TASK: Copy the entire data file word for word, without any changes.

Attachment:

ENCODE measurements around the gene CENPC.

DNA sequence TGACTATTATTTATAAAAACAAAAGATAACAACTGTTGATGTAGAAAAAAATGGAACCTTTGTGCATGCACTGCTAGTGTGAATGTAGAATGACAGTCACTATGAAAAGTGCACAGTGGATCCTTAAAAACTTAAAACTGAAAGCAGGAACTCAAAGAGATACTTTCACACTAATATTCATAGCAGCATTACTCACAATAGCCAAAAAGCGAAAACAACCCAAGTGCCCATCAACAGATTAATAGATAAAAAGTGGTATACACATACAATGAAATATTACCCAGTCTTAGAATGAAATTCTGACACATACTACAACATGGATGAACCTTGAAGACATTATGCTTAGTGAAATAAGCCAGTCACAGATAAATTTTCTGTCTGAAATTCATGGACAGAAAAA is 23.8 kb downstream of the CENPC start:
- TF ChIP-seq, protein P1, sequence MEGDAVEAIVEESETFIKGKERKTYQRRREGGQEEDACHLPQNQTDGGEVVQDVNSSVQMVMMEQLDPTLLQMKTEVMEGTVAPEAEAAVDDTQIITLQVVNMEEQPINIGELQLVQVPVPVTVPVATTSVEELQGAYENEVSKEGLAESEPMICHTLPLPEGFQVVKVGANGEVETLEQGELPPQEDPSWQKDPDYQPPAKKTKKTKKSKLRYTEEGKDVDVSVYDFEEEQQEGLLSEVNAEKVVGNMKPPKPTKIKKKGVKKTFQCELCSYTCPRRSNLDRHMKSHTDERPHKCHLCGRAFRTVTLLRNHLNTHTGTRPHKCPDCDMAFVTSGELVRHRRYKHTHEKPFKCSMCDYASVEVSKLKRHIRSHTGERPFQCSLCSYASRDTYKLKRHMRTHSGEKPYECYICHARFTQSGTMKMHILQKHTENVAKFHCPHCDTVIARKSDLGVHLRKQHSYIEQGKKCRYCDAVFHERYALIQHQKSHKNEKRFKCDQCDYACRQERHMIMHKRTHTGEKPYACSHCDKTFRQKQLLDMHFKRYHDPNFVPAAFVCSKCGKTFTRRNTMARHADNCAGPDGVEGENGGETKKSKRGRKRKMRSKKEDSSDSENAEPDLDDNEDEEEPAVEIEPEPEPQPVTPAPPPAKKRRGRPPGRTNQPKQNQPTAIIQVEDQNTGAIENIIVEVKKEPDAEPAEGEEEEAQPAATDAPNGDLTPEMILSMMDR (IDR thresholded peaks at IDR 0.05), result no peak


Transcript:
ENCODE measurements around the gene CENPC.

DNA sequence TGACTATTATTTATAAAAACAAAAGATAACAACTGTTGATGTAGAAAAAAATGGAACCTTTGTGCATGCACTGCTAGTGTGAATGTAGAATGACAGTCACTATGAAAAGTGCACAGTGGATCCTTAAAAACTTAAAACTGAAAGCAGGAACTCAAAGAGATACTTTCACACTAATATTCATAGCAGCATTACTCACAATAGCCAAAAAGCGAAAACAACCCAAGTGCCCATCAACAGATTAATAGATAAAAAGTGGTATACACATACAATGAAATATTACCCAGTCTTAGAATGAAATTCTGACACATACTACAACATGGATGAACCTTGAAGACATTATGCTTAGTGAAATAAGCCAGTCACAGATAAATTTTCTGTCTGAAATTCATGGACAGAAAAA is 23.8 kb downstream of the CENPC start:
- TF ChIP-seq, protein P1, sequence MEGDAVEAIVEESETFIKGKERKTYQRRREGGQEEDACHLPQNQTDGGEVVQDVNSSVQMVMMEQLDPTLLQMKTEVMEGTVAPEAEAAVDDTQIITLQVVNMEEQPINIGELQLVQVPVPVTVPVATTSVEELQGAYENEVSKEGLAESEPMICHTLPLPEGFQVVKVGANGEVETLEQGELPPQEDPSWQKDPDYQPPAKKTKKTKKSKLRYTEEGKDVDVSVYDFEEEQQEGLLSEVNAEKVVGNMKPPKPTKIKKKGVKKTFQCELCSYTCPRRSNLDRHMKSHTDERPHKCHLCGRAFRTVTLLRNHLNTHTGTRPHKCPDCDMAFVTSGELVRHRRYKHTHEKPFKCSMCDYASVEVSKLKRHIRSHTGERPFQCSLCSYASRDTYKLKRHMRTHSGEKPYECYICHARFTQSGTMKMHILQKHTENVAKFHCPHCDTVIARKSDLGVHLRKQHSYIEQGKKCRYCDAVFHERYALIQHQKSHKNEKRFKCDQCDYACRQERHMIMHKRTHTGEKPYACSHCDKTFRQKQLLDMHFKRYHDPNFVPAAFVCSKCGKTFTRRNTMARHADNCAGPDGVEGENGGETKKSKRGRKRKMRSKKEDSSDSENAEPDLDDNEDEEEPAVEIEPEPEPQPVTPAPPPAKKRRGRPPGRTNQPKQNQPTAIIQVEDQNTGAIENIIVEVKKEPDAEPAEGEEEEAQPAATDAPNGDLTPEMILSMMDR (IDR thresholded peaks at IDR 0.05), result no peak